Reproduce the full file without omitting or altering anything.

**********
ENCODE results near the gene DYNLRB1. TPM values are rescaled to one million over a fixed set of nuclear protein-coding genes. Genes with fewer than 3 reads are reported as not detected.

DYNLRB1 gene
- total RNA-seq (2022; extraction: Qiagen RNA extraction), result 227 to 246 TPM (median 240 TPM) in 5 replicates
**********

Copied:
ENCODE results near the gene DYNLRB1. TPM values are rescaled to one million over a fixed set of nuclear protein-coding genes. Genes with fewer than 3 reads are reported as not detected.

DYNLRB1 gene
- total RNA-seq (2022; extraction: Qiagen RNA extraction), result 227 to 246 TPM (median 240 TPM) in 5 replicates